Joseph Losey's career in recent years has vacillated with quite wonderful agility between distinguished motion pictures, like "Accident" and "The Go-Between," and odd-ball movies, starring one or more of the Burtons: "Secret Ceremony" and "Boom." I'm sure that any student of Losey could argue for the thematic continuity of all his work (even the failed allegory of "Figures in a Landscape"), but for their audacity and imaginative density I prefer the odd-ball movies. And among these I would place "The Assassination of Trotsky," which stars Richard Burton as Leon Trotsky, and is a very odd project indeed.
The movie deals with Trotsky's last months, mainly from May, 1940, when a night-time raid on Trotsky's Mexican compound failed; until August of the same year, when an incredibly clumsy assassination attempt by a man known as Frank Jacson succeeded. Jacson (Alain Delon) was a secretive, even shy man, who gained his access to the compound through Sylvia Ageloff (Romy Schneider), an intimate of the family; and much of the film is given to developing not a motive, but a private world-view, for the assassin.
As you might expect, history weighs heavy over such a movie, not least in a performance by Burton that almost looks historical. Much of the dialogue is taken from journals or accurate accounts of Trotsky's life, and it sounds as if he spent his life polishing up speeches for the movies.
Thus, a nostalgic Wordsworthian Trotsky, to his grandson: "You should have been with us in the old days. What happiness it was to be alive! Storming the Winter Palace. . ." Or, in a hopeful mood: "Ah! It's a long time since I felt so well. . . Today I could climb mountains. . ."—this is, of course, the morning of his assassination.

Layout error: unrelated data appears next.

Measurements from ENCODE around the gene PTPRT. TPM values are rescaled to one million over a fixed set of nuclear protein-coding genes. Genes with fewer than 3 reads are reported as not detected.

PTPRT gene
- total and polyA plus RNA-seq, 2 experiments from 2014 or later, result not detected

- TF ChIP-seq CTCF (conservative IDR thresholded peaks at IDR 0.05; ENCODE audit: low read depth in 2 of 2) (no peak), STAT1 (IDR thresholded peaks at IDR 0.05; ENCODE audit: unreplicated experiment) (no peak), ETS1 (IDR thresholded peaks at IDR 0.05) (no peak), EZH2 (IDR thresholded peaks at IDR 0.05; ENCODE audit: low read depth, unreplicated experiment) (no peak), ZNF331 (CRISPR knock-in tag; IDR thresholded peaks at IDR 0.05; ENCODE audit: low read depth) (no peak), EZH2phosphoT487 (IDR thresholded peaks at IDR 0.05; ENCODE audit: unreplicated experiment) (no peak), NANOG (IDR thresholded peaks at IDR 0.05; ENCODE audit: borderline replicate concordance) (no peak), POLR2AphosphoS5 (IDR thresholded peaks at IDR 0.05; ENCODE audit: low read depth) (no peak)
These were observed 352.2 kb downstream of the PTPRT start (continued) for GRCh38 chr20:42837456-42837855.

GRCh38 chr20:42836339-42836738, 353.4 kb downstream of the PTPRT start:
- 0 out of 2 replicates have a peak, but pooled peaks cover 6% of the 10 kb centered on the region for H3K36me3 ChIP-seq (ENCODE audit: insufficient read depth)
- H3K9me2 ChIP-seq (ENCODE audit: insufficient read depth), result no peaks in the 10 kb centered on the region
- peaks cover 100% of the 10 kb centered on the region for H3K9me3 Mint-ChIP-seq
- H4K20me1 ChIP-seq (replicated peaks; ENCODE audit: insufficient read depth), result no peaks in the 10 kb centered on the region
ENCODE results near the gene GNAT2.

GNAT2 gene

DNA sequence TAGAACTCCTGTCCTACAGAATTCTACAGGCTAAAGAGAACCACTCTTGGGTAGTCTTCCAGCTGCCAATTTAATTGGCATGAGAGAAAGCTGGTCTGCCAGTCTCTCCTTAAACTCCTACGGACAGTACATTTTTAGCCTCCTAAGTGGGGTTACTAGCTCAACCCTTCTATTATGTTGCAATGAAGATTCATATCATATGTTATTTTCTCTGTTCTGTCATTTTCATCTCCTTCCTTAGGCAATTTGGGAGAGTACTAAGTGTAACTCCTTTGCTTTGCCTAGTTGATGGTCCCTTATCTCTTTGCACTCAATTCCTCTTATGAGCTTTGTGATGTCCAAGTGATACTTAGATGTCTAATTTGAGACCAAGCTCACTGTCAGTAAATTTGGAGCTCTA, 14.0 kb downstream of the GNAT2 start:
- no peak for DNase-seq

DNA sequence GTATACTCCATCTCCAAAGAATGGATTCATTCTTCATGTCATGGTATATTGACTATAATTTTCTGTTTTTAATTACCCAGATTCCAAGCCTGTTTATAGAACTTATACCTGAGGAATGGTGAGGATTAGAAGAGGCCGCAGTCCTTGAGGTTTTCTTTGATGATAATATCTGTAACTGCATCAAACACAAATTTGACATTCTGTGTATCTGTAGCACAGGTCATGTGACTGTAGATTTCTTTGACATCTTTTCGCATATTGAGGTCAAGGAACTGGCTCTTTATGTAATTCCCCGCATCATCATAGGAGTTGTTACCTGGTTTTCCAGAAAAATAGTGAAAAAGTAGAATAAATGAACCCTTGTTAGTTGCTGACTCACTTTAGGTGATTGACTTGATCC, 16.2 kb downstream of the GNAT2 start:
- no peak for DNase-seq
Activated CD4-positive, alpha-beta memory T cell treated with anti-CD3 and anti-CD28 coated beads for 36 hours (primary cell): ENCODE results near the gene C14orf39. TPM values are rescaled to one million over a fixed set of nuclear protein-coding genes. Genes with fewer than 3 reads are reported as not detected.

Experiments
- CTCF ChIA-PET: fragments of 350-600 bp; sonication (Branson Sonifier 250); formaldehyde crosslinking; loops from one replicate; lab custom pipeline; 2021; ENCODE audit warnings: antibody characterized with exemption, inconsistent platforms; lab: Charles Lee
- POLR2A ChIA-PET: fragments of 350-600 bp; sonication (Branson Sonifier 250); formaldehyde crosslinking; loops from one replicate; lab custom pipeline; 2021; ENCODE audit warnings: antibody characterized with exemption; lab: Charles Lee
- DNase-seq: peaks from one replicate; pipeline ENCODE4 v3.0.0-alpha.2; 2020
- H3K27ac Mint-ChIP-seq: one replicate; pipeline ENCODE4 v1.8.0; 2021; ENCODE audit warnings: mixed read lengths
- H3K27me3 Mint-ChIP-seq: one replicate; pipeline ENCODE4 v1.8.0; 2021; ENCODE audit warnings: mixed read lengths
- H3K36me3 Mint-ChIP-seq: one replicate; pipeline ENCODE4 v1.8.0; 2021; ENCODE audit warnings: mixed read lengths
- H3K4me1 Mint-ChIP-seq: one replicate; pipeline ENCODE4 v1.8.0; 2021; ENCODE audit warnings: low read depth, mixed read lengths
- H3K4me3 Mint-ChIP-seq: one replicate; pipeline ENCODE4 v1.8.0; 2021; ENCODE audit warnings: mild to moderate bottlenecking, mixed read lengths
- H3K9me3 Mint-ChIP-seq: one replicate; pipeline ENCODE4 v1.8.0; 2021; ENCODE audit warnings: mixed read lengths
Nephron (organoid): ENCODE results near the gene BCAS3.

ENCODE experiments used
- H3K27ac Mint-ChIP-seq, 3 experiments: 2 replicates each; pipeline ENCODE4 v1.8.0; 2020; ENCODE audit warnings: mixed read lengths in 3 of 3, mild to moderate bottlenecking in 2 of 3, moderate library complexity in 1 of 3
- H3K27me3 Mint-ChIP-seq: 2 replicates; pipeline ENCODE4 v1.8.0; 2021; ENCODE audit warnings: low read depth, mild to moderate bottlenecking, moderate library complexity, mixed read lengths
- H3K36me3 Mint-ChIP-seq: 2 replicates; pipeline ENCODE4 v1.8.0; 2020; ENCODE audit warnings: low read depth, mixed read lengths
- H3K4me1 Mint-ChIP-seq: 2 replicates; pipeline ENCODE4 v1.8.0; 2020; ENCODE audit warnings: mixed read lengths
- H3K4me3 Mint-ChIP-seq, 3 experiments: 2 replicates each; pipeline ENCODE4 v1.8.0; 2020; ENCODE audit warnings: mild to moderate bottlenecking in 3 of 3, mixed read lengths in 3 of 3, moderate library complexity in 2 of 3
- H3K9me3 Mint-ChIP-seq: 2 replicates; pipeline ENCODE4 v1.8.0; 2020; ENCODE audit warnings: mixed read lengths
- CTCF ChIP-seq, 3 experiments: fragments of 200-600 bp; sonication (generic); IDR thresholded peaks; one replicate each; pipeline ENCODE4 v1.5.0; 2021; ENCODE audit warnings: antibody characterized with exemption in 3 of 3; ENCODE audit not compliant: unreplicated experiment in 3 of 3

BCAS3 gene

The mere fact that Trotsky may have said such things doesn't excuse them in a movie. There is a lot more not to be excused in "The Assassination of Trotsky," but to be borne with by anybody who cares about the often beautiful things that Losey does with his camera, his always superb feeling for décor, his ways of placing his characters in a time scheme that is not simply historical.
I suspect that what goes on beneath the narrative in "The Assassination of Trotsky" is very complex. I can only say at this point that it has to do with a fantastic use of corridors, with continually shifting levels of reality, with a penchant for turning mirrors into murals—the murals of Orozco and Rivera, the very structure of Losey's Mexico City and of the agony he is dramatizing.
All the actors are made up to resemble their originals with extraordinary accuracy, and none seems more accurate than Valentina Cortese as Natalia Sedov, Trotsky's wife. Her role is comparatively small, but I think it is the loveliest performance in the movie.
"The Assassination of Trotsky" played last night in the New York Film Festival, and it opens Sunday at the Coronet Theater.
THE ASSASSINATION OF TROTSKY, directed by Joseph Losey; screenplay by Nicholas Mosley; editor, Reggie Bech; cinematographer, Pasquel De Santis; produced by Mr. Losey and Norman Priggen; released by Cinerama Releasing Corporation. Shown at the New York Film Festival. Opens Sunday at the Coronet Theater. Running Time: 103 minutes. This film is rated R.
Leon Trotsky . . . . . Richard Burton
Jacson . . . . . Alain Delon
Gita . . . . . Romy Schneider
Natasha . . . . . Valentina Cortese
Salazar . . . . . Enrico Maria Salerno
Ruiz . . . . . Luigi Vannucchi
Felipe . . . . . Duilio Del Prete